When I was 16 years old, I got my first set of boxing gloves, accompanying my first ever punching bag. I had been talking about building my own out of an old carpet and duct tape for weeks before my parents were generous enough to buy me one for Christmas my junior year of high school. Since then, my physical and mental health totally changed.
After seeing that brand-shiny-new bag, I started to teach myself everything I could about boxing. There was a lot of YouTube tutorials involved and WikiHow pages and mistakes and missed punches. An easy answer to all of my obstacles and struggles would be just to take lessons with a professional. It’s not that I was ever against the idea--I definitely love the thought of taking classes in a fully-equipped gym rather than focusing on my footwork in my unfinished basement. But once I started teaching myself the basics, something clicked inside of me that felt right.
If that wasn’t the corniest line I ever wrote, then I don’t know what is. But, really, there’s no better way to put it. There was such a satisfaction I got about finally being able to wrap my own hands (without referring to the WikiHow page I had bookmarked on my phone) not to mention being able to integrate boxing workouts into my regular exercise routine.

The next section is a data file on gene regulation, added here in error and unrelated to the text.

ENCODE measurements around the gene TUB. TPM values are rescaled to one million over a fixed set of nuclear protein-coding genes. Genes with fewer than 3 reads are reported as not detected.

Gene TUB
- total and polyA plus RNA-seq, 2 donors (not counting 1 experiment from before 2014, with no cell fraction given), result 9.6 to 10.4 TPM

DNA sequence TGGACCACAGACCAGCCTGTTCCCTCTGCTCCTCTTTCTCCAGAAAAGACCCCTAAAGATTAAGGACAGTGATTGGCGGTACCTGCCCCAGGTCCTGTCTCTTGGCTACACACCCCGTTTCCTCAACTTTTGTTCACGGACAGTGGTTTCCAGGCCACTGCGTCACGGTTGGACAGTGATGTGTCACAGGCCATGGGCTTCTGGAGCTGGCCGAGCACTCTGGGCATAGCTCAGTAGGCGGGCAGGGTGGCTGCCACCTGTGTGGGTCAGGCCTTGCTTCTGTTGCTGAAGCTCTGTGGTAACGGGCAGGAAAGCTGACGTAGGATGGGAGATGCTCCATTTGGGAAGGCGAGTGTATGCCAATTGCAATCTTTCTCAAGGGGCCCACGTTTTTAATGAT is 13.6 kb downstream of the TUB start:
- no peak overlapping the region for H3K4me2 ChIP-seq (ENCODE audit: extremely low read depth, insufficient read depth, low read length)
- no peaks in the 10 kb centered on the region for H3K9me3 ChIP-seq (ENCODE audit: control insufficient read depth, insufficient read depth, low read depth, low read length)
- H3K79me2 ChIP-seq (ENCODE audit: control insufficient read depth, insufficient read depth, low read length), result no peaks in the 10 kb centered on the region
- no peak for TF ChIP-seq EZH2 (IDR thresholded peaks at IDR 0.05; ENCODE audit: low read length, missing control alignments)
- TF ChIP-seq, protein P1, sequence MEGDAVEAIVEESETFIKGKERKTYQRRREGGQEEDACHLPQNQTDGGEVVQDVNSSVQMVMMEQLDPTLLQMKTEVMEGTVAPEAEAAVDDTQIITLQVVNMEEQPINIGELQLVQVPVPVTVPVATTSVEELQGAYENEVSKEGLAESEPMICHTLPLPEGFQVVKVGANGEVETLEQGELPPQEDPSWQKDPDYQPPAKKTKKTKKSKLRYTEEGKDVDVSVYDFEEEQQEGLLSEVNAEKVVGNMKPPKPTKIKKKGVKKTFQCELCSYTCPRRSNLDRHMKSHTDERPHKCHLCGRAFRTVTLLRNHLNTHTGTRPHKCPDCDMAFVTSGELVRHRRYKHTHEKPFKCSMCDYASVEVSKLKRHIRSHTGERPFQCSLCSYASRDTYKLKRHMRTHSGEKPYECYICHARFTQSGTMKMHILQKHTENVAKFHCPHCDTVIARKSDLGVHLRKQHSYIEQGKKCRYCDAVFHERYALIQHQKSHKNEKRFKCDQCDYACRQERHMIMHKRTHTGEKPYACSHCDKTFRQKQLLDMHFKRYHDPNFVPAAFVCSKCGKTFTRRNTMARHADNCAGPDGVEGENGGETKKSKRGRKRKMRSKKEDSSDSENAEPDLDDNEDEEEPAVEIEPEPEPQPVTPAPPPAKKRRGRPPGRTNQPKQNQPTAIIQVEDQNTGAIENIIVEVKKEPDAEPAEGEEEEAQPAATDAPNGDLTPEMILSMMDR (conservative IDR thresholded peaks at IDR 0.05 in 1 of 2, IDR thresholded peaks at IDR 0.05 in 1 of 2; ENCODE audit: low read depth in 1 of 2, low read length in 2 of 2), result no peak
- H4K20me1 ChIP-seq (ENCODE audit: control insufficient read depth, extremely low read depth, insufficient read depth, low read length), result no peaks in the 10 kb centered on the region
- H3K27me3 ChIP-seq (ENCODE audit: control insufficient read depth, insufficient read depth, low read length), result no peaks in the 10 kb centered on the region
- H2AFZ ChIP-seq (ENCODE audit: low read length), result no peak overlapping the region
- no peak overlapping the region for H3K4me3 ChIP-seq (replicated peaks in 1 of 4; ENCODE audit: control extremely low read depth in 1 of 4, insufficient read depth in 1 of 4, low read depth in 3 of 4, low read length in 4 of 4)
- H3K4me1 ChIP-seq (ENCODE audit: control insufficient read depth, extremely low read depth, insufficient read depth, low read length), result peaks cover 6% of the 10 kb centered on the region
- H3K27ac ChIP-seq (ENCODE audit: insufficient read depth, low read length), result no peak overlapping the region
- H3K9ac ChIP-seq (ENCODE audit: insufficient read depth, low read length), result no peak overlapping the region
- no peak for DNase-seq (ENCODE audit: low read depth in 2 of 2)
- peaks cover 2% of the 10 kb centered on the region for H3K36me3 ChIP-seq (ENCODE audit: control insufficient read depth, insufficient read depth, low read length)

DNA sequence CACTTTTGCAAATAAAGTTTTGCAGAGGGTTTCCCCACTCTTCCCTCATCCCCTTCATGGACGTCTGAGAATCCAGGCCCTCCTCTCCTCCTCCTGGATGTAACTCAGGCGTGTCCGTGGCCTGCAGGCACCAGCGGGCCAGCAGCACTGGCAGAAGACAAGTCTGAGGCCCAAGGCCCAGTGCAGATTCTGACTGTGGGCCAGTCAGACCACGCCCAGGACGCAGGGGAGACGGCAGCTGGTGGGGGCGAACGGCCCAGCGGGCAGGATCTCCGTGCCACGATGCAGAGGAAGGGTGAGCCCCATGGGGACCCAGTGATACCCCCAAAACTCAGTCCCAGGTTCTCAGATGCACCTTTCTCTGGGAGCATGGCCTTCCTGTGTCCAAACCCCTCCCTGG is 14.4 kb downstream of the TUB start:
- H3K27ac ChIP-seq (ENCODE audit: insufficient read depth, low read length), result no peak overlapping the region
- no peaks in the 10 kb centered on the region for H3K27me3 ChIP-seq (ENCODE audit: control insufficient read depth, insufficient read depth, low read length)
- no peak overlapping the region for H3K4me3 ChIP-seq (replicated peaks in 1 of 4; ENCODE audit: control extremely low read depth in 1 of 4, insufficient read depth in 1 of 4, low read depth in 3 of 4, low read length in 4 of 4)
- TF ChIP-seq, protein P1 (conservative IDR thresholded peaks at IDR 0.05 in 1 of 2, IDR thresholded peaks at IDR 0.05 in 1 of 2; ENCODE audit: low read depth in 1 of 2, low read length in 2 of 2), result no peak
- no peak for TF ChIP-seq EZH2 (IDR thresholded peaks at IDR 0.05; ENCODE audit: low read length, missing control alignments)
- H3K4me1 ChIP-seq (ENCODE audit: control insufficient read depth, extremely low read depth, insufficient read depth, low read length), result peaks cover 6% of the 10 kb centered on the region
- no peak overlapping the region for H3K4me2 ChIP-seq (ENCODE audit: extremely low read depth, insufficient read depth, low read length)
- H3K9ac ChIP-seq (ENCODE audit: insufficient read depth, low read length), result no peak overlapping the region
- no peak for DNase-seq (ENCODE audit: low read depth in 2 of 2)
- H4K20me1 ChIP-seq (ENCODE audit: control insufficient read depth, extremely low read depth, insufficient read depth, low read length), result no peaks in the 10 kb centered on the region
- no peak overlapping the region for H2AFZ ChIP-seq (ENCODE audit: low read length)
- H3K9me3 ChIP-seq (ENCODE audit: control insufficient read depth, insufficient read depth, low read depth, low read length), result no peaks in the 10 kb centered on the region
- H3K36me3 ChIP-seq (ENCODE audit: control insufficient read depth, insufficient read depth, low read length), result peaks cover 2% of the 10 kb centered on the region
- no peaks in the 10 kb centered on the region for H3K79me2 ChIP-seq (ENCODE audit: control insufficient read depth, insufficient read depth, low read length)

I’m positive that if I had exhibited the time and money into taking a professional boxing class, I would definitely be more skilled than I am right now. Boxing and self-defense are already great (and, frankly, kind of badass) skills to have but so is perseverance; being able to teach myself something that I have always wanted to be able to do made the skill even more rewarding. The bubble I create for myself in my concrete-ridden, makeshift-gym of a basement allows adrenaline to pump even more so than I think it could at a gym.Disclaimer: I’m definitely not anywhere near professional level kickboxing. I can throw a couple of decent punches but trip up on my own feet more than I’d like to admit. The point, while I’ve grown so much in this area of my life over the past few years, there are still a pretty decent amount of skills, tactics, and terms I’ve yet to learn. But I’m eager to keep this self-taught dream a major part of my life.